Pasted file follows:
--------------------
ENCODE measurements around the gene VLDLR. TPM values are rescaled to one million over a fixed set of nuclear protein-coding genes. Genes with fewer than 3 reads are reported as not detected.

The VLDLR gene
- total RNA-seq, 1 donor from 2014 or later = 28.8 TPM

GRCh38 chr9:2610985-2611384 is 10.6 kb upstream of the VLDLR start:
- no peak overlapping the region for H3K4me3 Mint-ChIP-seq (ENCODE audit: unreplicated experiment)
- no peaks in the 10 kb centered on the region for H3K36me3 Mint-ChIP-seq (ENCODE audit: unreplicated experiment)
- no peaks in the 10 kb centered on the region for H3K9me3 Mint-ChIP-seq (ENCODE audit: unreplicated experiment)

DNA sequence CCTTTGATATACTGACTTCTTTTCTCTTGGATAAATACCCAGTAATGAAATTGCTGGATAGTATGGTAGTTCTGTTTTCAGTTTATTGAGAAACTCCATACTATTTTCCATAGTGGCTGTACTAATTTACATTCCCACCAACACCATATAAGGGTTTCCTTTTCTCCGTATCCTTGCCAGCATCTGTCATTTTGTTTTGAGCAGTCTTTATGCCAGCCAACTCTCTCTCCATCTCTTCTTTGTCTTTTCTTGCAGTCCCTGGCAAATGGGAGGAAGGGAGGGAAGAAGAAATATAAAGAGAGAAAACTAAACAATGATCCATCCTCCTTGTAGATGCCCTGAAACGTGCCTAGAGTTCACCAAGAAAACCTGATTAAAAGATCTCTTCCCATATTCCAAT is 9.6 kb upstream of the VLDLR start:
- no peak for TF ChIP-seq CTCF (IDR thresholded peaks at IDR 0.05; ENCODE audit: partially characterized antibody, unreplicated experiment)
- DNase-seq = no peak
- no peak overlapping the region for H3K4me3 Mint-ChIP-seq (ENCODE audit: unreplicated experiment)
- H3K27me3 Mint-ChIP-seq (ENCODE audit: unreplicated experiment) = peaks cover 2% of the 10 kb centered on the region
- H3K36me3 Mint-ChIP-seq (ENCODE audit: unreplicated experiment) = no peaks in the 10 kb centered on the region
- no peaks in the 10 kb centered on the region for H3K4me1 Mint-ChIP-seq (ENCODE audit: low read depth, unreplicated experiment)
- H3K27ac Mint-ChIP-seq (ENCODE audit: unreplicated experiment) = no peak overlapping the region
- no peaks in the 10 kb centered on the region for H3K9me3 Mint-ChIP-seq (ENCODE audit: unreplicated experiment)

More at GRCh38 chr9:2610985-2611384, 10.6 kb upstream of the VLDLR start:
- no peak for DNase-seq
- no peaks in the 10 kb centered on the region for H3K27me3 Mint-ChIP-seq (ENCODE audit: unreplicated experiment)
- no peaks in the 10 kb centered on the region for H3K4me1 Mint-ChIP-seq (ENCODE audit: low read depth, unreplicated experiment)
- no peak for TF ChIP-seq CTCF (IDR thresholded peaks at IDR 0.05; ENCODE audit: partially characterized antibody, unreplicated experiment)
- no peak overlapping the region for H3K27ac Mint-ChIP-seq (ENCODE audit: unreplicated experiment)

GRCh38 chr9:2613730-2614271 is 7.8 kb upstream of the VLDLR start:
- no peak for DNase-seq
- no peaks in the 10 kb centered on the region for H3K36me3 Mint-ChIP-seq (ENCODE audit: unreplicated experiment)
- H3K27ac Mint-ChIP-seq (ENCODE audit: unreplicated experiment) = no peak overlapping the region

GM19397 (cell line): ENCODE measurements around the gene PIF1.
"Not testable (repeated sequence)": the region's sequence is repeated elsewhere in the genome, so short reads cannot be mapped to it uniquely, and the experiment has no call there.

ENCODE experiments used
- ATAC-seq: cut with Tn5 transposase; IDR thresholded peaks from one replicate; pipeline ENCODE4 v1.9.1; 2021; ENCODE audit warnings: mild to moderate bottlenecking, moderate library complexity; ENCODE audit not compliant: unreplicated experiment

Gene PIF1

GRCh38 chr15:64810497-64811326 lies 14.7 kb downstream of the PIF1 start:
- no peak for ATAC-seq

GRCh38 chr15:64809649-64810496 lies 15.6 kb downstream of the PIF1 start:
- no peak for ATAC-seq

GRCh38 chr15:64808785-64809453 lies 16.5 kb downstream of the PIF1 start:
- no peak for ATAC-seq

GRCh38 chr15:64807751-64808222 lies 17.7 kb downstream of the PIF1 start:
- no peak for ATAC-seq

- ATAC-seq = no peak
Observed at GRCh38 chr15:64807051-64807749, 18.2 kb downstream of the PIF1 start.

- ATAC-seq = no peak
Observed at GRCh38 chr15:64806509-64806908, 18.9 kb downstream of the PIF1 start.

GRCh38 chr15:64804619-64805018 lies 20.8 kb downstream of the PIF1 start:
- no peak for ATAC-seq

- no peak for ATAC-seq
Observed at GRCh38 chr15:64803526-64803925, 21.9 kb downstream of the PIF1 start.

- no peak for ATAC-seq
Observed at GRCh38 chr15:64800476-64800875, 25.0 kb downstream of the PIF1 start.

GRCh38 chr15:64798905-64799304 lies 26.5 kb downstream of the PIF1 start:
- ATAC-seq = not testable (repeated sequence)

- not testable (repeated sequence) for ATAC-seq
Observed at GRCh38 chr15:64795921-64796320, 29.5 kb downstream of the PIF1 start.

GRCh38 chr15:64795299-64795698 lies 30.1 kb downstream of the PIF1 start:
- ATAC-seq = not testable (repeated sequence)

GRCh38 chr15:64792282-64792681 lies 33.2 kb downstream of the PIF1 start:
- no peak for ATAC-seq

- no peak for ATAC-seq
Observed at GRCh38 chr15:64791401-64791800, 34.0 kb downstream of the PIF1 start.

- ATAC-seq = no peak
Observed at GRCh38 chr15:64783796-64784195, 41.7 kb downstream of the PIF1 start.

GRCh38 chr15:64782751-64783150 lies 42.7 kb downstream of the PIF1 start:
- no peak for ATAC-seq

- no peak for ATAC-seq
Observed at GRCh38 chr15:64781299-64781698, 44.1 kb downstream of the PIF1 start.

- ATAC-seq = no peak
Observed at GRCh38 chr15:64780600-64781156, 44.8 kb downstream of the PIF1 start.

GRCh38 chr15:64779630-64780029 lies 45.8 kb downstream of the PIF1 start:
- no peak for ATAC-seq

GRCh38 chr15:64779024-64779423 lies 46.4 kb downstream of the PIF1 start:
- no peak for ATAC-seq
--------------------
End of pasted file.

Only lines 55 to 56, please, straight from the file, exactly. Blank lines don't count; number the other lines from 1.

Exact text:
- ATAC-seq = not testable (repeated sequence)

GRCh38 chr15:64792282-64792681 lies 33.2 kb downstream of the PIF1 start: